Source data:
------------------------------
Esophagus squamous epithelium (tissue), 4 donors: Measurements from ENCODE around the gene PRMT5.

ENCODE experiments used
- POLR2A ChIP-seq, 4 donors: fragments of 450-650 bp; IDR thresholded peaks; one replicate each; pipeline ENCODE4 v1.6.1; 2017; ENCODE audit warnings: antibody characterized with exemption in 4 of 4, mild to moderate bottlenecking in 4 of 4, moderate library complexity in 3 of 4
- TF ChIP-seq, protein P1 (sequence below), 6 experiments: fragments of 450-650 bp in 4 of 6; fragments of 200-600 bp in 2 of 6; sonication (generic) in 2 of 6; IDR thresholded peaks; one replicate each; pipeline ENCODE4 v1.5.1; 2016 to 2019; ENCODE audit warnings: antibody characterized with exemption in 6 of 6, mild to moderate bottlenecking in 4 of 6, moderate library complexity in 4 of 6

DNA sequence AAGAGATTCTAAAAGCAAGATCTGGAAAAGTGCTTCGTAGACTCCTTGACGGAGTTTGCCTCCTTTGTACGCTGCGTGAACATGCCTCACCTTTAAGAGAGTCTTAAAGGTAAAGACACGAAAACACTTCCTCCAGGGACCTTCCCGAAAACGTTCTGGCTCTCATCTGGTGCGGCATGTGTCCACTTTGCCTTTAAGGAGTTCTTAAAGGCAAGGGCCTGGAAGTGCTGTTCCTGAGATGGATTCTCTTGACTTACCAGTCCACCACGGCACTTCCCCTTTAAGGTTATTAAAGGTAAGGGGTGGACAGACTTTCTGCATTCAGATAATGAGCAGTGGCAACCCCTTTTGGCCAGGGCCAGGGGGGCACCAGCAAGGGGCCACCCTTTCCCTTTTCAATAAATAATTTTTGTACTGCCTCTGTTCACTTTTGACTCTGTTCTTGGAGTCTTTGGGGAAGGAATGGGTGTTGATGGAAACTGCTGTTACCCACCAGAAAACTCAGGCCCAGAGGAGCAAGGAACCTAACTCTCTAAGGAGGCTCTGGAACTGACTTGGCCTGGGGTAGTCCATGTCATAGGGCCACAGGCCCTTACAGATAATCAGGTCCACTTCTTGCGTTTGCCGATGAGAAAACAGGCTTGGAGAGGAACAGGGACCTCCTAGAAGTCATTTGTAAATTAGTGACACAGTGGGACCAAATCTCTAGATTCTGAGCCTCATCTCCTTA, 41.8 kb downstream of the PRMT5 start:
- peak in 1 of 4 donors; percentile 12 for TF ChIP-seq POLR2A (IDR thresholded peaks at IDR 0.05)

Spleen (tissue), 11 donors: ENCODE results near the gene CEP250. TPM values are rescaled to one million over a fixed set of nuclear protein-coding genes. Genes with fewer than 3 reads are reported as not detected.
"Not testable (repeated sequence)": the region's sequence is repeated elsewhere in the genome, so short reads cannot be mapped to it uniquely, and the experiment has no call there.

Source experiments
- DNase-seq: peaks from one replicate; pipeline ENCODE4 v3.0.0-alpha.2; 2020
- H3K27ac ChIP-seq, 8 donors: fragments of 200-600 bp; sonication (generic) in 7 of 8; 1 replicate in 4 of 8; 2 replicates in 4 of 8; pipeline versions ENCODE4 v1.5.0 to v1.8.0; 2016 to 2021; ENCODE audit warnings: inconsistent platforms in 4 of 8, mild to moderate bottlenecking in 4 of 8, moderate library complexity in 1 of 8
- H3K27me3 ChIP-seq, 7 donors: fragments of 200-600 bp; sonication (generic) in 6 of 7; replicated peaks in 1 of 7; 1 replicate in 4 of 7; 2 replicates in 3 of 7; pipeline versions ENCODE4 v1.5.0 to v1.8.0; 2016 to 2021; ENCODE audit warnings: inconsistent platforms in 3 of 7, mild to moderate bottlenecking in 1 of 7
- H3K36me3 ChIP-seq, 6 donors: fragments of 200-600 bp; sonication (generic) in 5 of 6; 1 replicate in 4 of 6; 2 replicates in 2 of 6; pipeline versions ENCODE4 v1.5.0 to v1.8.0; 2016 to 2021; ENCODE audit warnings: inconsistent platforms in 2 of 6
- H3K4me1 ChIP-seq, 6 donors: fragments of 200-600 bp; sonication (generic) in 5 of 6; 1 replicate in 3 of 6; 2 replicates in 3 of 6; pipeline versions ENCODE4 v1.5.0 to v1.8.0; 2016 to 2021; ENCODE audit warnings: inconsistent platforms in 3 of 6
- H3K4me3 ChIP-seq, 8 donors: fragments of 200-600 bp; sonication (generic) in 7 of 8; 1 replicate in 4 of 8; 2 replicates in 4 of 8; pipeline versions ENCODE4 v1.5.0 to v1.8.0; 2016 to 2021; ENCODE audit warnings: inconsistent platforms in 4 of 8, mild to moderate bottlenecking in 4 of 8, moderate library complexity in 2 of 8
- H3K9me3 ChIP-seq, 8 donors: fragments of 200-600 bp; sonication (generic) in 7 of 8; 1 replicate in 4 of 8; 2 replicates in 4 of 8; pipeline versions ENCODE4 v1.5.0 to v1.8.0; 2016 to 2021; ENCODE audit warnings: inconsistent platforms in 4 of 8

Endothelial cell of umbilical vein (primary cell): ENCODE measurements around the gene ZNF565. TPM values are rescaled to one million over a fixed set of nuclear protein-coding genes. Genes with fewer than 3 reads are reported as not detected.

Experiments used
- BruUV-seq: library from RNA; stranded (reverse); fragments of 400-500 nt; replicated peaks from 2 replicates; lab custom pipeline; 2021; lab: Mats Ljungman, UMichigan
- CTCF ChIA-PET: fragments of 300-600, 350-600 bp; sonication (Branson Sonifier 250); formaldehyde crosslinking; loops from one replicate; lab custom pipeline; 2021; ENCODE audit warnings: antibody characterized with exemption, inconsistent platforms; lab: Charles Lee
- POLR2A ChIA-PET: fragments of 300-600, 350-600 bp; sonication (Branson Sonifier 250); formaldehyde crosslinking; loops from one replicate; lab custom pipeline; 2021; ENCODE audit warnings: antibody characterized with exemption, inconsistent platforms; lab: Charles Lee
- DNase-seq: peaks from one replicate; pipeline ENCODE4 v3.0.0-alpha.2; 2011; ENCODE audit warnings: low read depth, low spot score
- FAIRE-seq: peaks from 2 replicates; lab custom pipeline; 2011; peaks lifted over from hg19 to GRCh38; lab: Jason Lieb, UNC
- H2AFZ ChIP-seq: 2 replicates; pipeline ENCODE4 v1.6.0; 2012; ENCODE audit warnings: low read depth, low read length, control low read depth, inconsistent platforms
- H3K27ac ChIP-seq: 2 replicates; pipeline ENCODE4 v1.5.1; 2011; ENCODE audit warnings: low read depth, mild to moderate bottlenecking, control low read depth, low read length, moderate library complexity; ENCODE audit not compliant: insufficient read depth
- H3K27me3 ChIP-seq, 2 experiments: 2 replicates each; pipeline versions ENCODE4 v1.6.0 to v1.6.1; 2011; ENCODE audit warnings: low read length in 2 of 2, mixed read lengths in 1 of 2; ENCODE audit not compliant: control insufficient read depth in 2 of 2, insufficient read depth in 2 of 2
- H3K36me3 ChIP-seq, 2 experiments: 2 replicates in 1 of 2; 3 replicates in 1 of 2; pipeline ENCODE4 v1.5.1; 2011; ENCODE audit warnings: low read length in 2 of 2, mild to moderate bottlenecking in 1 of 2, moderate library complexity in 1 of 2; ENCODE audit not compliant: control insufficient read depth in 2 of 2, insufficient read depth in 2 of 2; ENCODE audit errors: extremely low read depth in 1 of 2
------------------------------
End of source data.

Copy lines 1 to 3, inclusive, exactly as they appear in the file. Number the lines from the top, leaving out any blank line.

Esophagus squamous epithelium (tissue), 4 donors: Measurements from ENCODE around the gene PRMT5.

ENCODE experiments used
- POLR2A ChIP-seq, 4 donors: fragments of 450-650 bp; IDR thresholded peaks; one replicate each; pipeline ENCODE4 v1.6.1; 2017; ENCODE audit warnings: antibody characterized with exemption in 4 of 4, mild to moderate bottlenecking in 4 of 4, moderate library complexity in 3 of 4